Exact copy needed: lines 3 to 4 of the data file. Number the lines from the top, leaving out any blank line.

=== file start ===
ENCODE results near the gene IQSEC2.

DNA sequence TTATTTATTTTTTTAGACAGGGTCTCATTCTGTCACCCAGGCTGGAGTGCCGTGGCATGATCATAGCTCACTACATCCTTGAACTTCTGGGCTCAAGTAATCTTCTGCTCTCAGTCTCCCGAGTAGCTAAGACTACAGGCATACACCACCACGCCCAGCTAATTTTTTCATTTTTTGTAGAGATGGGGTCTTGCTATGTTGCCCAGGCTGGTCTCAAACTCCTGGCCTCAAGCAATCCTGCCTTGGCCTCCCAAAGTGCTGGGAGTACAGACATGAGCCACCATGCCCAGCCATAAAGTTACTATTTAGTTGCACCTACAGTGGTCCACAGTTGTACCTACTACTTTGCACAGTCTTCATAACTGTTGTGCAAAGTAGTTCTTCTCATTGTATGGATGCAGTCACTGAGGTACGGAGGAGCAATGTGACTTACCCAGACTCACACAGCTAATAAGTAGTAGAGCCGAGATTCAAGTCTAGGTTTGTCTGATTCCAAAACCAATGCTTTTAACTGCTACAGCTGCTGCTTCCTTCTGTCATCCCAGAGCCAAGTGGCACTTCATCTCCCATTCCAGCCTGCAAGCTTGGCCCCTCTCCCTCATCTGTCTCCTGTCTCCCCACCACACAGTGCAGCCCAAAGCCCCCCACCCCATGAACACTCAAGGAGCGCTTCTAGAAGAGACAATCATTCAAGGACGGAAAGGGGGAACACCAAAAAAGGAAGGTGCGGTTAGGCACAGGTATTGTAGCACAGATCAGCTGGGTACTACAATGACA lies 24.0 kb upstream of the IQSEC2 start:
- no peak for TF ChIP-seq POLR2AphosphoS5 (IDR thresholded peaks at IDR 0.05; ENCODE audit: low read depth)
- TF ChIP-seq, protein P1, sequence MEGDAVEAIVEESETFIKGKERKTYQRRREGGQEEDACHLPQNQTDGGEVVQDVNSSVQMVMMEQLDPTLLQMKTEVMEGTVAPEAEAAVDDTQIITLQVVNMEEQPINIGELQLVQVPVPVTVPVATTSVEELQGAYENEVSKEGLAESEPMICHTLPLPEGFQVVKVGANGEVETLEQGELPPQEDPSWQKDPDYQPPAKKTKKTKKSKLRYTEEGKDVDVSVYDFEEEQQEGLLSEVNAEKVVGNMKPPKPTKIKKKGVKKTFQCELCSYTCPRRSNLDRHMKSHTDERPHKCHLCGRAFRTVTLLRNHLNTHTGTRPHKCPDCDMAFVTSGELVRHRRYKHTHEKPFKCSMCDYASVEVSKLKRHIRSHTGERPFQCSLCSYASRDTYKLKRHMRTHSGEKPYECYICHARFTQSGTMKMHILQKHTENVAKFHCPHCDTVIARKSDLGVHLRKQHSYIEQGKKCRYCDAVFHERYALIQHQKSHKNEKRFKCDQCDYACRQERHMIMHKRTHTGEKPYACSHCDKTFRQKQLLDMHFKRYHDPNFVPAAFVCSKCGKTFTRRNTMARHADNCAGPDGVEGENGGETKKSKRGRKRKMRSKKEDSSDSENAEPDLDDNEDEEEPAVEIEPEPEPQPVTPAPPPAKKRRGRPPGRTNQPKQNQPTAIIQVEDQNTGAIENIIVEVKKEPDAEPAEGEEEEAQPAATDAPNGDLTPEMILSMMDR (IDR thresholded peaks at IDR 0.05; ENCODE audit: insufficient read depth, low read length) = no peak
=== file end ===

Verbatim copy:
- no peak for TF ChIP-seq POLR2AphosphoS5 (IDR thresholded peaks at IDR 0.05; ENCODE audit: low read depth)
- TF ChIP-seq, protein P1, sequence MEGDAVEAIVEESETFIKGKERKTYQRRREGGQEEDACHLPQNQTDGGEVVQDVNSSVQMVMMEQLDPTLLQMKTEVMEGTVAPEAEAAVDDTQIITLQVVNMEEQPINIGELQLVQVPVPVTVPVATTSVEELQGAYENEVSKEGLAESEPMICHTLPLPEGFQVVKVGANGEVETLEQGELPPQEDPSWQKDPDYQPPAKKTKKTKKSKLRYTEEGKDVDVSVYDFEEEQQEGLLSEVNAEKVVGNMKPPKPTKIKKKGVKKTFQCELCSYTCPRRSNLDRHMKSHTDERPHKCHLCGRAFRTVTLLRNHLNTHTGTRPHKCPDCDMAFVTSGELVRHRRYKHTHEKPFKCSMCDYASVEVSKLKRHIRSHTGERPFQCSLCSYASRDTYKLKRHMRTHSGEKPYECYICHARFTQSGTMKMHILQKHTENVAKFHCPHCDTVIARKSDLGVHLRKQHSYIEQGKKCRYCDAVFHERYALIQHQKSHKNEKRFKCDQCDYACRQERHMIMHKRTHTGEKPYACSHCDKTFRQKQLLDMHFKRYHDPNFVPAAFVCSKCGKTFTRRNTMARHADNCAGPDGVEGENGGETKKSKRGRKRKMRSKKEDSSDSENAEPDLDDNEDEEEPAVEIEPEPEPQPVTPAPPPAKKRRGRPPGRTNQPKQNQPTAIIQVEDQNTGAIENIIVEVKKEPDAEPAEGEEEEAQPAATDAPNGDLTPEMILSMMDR (IDR thresholded peaks at IDR 0.05; ENCODE audit: insufficient read depth, low read length) = no peak